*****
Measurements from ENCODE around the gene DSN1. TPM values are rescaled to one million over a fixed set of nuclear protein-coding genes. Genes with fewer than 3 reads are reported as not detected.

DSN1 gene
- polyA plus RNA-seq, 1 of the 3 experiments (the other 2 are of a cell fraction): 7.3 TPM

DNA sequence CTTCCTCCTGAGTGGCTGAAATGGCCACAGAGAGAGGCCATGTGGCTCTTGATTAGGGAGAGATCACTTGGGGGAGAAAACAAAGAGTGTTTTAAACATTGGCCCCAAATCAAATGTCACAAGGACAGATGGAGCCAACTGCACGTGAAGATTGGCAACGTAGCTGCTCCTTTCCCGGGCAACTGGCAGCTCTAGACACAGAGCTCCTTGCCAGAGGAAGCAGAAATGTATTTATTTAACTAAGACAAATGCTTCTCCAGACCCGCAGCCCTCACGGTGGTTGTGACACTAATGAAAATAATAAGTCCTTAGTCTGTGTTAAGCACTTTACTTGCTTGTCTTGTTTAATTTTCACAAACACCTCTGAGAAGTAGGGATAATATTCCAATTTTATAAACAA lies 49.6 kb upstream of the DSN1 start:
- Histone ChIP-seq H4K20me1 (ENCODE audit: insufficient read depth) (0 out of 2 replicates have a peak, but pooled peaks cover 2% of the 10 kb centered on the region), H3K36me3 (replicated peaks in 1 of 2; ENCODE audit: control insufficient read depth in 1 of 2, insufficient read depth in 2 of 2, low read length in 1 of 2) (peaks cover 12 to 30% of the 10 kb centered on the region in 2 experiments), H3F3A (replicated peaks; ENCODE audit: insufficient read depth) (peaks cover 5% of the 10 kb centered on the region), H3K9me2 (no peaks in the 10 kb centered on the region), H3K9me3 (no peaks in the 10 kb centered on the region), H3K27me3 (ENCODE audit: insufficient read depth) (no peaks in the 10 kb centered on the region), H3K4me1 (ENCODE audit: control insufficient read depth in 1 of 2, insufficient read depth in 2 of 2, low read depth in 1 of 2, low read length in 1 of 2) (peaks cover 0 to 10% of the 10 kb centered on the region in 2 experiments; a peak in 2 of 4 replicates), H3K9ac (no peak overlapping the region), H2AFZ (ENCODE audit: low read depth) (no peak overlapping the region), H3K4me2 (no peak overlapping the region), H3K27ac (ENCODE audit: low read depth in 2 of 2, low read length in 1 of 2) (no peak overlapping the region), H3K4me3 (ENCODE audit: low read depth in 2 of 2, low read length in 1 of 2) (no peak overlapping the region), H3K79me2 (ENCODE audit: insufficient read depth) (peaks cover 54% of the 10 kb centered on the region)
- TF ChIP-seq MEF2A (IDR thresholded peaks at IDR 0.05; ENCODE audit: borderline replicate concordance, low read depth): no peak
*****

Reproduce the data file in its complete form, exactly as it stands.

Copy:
Measurements from ENCODE around the gene DSN1. TPM values are rescaled to one million over a fixed set of nuclear protein-coding genes. Genes with fewer than 3 reads are reported as not detected.

DSN1 gene
- polyA plus RNA-seq, 1 of the 3 experiments (the other 2 are of a cell fraction): 7.3 TPM

DNA sequence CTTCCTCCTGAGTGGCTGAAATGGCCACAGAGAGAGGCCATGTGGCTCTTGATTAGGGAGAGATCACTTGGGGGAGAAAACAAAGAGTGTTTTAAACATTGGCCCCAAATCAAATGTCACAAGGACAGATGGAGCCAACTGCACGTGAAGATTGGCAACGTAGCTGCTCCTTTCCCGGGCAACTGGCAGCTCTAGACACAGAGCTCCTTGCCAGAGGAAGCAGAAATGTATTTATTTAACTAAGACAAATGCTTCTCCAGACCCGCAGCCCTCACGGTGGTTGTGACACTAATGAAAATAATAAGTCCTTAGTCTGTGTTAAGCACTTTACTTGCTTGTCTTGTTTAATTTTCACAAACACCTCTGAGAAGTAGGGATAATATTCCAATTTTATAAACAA lies 49.6 kb upstream of the DSN1 start:
- Histone ChIP-seq H4K20me1 (ENCODE audit: insufficient read depth) (0 out of 2 replicates have a peak, but pooled peaks cover 2% of the 10 kb centered on the region), H3K36me3 (replicated peaks in 1 of 2; ENCODE audit: control insufficient read depth in 1 of 2, insufficient read depth in 2 of 2, low read length in 1 of 2) (peaks cover 12 to 30% of the 10 kb centered on the region in 2 experiments), H3F3A (replicated peaks; ENCODE audit: insufficient read depth) (peaks cover 5% of the 10 kb centered on the region), H3K9me2 (no peaks in the 10 kb centered on the region), H3K9me3 (no peaks in the 10 kb centered on the region), H3K27me3 (ENCODE audit: insufficient read depth) (no peaks in the 10 kb centered on the region), H3K4me1 (ENCODE audit: control insufficient read depth in 1 of 2, insufficient read depth in 2 of 2, low read depth in 1 of 2, low read length in 1 of 2) (peaks cover 0 to 10% of the 10 kb centered on the region in 2 experiments; a peak in 2 of 4 replicates), H3K9ac (no peak overlapping the region), H2AFZ (ENCODE audit: low read depth) (no peak overlapping the region), H3K4me2 (no peak overlapping the region), H3K27ac (ENCODE audit: low read depth in 2 of 2, low read length in 1 of 2) (no peak overlapping the region), H3K4me3 (ENCODE audit: low read depth in 2 of 2, low read length in 1 of 2) (no peak overlapping the region), H3K79me2 (ENCODE audit: insufficient read depth) (peaks cover 54% of the 10 kb centered on the region)
- TF ChIP-seq MEF2A (IDR thresholded peaks at IDR 0.05; ENCODE audit: borderline replicate concordance, low read depth): no peak